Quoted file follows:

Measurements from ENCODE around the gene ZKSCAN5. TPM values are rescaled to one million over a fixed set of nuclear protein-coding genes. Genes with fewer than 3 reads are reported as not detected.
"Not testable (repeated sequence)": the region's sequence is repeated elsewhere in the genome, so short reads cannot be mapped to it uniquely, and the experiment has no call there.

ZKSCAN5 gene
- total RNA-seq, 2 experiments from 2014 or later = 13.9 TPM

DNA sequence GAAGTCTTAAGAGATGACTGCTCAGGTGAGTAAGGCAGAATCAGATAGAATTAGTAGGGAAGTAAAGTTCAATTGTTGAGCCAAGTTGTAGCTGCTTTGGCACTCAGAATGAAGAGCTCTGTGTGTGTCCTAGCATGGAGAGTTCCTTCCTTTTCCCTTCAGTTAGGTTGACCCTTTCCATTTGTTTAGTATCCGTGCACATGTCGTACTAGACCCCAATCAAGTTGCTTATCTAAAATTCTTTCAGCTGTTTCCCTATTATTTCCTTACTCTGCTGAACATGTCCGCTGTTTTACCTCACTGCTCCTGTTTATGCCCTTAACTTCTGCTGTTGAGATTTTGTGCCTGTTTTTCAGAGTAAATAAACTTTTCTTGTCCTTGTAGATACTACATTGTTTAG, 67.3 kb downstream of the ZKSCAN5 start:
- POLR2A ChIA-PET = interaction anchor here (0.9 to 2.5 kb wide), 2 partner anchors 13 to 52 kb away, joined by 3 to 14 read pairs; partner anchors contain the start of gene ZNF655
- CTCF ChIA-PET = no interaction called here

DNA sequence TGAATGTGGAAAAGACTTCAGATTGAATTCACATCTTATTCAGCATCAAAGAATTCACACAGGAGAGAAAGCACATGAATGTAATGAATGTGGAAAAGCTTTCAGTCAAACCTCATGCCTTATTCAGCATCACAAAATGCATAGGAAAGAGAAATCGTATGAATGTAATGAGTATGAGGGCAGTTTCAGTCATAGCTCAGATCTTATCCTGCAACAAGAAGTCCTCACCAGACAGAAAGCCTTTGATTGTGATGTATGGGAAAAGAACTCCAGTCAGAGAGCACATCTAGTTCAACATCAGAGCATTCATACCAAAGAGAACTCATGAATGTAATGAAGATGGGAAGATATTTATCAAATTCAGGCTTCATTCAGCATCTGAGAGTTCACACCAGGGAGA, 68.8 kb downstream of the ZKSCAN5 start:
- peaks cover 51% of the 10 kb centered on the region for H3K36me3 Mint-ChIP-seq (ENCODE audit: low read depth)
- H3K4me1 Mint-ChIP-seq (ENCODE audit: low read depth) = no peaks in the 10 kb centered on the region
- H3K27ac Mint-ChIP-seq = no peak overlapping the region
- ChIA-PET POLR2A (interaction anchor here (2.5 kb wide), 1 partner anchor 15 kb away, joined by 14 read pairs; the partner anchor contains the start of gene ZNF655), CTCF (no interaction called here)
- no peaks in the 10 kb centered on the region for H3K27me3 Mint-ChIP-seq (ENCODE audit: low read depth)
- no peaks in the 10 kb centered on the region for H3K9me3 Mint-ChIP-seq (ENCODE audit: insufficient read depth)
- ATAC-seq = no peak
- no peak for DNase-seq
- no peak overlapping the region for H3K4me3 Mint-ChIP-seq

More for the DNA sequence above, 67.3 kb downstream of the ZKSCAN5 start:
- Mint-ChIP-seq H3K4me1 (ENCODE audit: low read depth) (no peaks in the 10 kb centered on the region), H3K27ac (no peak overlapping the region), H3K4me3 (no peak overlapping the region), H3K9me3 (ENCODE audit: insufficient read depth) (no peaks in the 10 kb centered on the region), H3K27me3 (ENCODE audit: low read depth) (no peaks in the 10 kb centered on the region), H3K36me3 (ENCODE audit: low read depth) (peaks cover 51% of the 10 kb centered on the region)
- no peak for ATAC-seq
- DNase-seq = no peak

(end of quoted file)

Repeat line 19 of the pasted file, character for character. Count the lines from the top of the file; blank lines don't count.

- Mint-ChIP-seq H3K4me1 (ENCODE audit: low read depth) (no peaks in the 10 kb centered on the region), H3K27ac (no peak overlapping the region), H3K4me3 (no peak overlapping the region), H3K9me3 (ENCODE audit: insufficient read depth) (no peaks in the 10 kb centered on the region), H3K27me3 (ENCODE audit: low read depth) (no peaks in the 10 kb centered on the region), H3K36me3 (ENCODE audit: low read depth) (peaks cover 51% of the 10 kb centered on the region)